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Monthly Global Tropical Cyclone Summary June 2002
[Summaries and Track Data] [Prepared by Gary Padgett]

                                 JUNE, 2002

  (For general comments about the nature of these summaries, as well as
  information on how to download the tabular cyclone track files, see
  the Author's Note at the end of this summary.)


                             JUNE HIGHLIGHTS
  --> Tropics rather quiet--two named storms in North Pacific


                 ***** Feature of the Month for June *****


     I had something else planned for the Feature of the Month spot, but
  it will require some more work and correspondence, so in the interest
  of getting the June summary out quickly, I'm substituting a "quickie".
  This is an updating and revision of a response I'd written to an e-mail
  posted on the WX-TALK discussion list several years ago.  This dates
  back to June, 1997, and a couple of messages had been posted on the
  discussion list with which I disagreed, and so I wrote a rebuttal of
  sorts, utilizing some statistics which I'd gleaned from the annual
  track charts and the Best Track file.

     The e-mails in question had made statements such as:  (1) "With the
  exception of Gilbert, there has been a notable absence of hurricanes,
  especially westward-moving hurricanes, in the Caribbean."; and a reply
  to that one (2) "This is very true.  There has been a decided absence
  of westward-moving, classic hurricanes penetrating the Caribbean and
  reaching the Gulf of Mexico over the past 30 or so years."  There was
  a decided drop in the overall number of intense hurricanes (IH), storms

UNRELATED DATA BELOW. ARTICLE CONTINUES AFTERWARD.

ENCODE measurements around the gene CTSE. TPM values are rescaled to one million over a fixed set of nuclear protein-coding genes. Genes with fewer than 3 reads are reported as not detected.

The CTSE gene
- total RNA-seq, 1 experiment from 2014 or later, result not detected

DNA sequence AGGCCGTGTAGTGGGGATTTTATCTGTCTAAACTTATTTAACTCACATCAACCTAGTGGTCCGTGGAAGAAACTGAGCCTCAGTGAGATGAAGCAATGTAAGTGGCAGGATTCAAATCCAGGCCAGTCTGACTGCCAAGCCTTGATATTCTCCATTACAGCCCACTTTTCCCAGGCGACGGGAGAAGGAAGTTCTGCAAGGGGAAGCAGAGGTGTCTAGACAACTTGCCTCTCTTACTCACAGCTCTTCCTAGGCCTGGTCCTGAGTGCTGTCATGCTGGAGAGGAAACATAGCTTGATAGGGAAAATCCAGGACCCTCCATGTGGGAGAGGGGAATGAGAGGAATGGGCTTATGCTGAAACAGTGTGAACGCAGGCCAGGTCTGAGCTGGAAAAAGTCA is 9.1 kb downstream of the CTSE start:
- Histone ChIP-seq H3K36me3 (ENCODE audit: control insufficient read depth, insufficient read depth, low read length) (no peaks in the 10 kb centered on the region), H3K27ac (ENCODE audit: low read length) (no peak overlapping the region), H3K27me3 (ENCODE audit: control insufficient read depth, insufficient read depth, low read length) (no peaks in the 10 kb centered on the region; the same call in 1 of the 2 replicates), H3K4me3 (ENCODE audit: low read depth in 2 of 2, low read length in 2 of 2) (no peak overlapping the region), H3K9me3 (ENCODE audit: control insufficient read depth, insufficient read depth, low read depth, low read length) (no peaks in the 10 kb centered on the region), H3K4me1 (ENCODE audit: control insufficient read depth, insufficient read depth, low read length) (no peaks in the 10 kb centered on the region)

which reach Category 3 or higher on the Saffir/Simpson scale, after the
  mid-1960s.  But what is often overlooked is that from the mid-1960s
  through the late 1980s, there was an INCREASE in major hurricanes
  moving through the central Caribbean as compared with the period 1944-
  1965.   Below are presented three different measures which indicate
  that the oft-referred to "downturn" period of the late 1960s through the
  1980s was actually a more active period for IHs in certain portions of
  the basin.

     For purposes of this discussion I have defined an Atlantic intense
  hurricane as a system which moved westward north of the easternmost
  tip of the island of Hispaniola of at least tropical depression intensity
  and was at Category 3+ status at some point west of there.  A Caribbean
  intense hurricane is a storm which moved westward south of the eastern-
  most tip of Hispaniola and was of Category 3+ intensity west of that
  point.  I began with 1944 as that was the year in which aerial recon-
  naissance of tropical cyclones was initiated on a regular basis and the
  intensities can be considered somewhat reliable.    During the period
  1944-1962, the only examples of Caribbean IHs are (** indicates that
  the storm was of hurricane intensity in the Gulf of Mexico):

     Storm #4, 1944
     Charlie, 1951 **
     Hazel, 1954
     Janet, 1955 **

  From 1963-1998, the cases are:

     Flora, 1963
     Cleo, 1964
     Inez, 1966 **
     Beulah, 1967 **
     Edith, 1971 **
     Carmen, 1974 **
     Greta, 1978
     David, 1979
     Frederic, 1979 **
     Allen, 1980 **
     Emily, 1987
     Gilbert, 1988 **
     Joan, 1988

  However, from 1989 to the present the only examples are:

     Georges, 1998 **
     Iris, 2001

  Camille of 1969 and Celia of 1970 almost fit into this group, as they
  were strong tropical waves when they passed south of Hispaniola but did
  not develop circulations until in the western Caribbean.

     Another measure of the change in the pattern of IH tracks in the
  1960s was the marked increase in the number of IH landfalls along the